The program is run through a health plan, which uses its database to screen for social drivers of health (SDOH) and make that first connection to patients through their care managers and text messaging. From that point, the patient is directed to a wide range of care management resources, and are even connected to a social worker if needed. In addition, a care team at Parkland is brought in to manage clinical interventions.
"We're trying to create some sort of continuum of care for these patients and be proactive," Pengetnze says. "We want to be able to identify these problems before they come to the doctor."
The program uses personalized text messages like the following:
- Remember to take your prenatal vitamins every day! Prenatal vitamins help you and baby get all of the vitamins and minerals you need for healthy growth.
- Doctor's visits are a great time to ask all your questions about pregnancy! Bring a list of anything you want to know.
- In the third month, baby will be the size of a peach!
- Ask your doctor about the signs of labor at your next doctor's visit. It is helpful to know the signs of labor to know when to start preparing.
- Stay Safe! Make sure to wear your seatbelt under your belly and over your hips, NOT over your belly. Also try not to drive more than 5 to 6 hours a day.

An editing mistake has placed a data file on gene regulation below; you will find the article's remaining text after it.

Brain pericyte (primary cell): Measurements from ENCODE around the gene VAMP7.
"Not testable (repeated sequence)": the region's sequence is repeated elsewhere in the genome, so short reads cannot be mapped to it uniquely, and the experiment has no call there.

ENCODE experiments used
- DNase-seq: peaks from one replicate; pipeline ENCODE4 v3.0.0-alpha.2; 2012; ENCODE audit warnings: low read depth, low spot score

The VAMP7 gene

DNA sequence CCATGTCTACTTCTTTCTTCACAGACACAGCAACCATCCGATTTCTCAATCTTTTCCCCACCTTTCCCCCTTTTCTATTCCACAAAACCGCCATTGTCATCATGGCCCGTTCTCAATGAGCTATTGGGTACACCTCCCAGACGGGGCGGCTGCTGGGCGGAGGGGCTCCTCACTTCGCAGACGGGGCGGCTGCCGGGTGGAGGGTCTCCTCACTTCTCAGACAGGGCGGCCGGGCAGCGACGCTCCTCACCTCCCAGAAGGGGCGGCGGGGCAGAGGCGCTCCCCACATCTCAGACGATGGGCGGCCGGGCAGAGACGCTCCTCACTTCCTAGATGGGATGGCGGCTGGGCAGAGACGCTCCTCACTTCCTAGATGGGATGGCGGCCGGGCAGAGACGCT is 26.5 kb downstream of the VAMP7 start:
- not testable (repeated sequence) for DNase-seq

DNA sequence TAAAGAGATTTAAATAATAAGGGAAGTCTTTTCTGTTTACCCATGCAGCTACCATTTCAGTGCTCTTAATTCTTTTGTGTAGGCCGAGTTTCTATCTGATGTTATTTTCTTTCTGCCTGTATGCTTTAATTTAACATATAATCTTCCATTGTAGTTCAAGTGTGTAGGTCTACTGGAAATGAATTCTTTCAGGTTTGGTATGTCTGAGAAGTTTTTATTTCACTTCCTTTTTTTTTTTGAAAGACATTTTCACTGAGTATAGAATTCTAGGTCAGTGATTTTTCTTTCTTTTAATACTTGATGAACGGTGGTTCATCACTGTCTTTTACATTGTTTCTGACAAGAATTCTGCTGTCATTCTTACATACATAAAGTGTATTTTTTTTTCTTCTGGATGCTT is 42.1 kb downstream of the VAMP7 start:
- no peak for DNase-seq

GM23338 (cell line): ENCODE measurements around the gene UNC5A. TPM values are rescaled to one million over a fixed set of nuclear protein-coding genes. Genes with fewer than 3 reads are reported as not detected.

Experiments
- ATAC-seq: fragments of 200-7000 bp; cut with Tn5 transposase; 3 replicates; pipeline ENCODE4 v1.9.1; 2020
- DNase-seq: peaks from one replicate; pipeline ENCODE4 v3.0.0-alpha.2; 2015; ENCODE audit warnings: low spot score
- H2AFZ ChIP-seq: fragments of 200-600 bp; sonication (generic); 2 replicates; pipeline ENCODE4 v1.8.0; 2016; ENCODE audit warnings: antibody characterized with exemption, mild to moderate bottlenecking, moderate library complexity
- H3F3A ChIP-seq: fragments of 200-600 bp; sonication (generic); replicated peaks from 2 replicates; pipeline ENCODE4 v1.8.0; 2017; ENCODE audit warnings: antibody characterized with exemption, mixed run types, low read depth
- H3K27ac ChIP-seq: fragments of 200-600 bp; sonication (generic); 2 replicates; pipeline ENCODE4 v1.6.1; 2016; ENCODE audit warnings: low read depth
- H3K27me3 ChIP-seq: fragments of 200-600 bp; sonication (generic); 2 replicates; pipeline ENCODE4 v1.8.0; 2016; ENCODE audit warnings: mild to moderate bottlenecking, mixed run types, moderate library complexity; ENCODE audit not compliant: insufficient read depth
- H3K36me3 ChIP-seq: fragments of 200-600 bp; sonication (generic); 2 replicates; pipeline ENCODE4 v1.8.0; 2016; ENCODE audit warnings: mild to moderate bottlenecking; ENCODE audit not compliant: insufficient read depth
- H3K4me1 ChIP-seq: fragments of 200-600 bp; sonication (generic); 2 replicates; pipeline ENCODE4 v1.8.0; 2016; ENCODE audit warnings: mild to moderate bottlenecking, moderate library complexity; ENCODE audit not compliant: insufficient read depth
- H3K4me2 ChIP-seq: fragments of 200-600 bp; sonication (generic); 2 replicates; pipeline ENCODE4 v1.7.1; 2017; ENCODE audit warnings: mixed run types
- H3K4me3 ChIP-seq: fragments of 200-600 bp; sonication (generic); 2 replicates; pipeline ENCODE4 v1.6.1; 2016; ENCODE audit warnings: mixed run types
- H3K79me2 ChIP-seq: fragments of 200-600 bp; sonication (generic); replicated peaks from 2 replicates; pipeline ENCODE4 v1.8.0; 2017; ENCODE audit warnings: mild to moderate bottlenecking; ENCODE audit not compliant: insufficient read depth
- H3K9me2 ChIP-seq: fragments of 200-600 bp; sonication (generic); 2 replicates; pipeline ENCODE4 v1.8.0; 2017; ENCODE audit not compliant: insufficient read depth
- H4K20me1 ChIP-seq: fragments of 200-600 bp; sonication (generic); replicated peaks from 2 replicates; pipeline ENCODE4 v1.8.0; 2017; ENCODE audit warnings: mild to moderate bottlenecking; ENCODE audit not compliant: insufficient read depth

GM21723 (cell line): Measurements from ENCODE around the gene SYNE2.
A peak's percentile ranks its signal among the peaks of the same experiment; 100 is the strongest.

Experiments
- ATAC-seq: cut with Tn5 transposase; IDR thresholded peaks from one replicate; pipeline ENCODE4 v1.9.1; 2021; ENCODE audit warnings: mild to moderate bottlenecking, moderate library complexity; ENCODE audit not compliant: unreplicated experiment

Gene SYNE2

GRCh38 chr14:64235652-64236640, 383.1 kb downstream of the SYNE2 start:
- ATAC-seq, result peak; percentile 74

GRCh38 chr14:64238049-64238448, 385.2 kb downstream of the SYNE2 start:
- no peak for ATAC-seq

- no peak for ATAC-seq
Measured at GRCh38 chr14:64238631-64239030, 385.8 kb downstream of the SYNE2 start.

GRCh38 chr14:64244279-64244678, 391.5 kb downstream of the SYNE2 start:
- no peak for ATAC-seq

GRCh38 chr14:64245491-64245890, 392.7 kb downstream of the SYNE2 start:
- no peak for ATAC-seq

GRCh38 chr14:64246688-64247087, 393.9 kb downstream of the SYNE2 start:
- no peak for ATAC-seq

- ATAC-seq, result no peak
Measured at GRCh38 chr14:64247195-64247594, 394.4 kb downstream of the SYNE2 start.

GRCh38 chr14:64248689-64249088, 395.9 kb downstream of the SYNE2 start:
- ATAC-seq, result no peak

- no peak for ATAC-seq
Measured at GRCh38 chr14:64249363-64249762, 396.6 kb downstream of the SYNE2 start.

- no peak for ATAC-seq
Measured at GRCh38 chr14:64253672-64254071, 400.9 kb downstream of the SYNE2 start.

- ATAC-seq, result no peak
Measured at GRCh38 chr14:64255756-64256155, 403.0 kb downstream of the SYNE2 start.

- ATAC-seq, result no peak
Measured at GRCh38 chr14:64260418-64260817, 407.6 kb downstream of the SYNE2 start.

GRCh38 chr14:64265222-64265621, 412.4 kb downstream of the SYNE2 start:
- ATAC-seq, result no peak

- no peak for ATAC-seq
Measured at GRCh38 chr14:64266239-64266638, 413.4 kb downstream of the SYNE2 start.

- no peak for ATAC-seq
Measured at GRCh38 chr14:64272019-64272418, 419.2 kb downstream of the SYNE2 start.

Pengetnze says the messages are sent two to three times a week, sometimes more often for women deemed at high risk.
And this method has worked. According to officials at Parkland, the interventions have helped to reduce the preterm delivery rate by 20%, boosted prenatal visits to the doctor by some 8%, and reduced costs by 6%. A survey of those taking part in the program, meanwhile, found that almost three-quarters said they felt better prepared to take care of themselves and their new family members.
Those percentages are particularly important to the Medicaid population, which sees a higher rate of preterm deliveries and complications due to access issues. Surveys have shown that socioeconomic factors contribute to stress and depression, which in turn affect preterm health.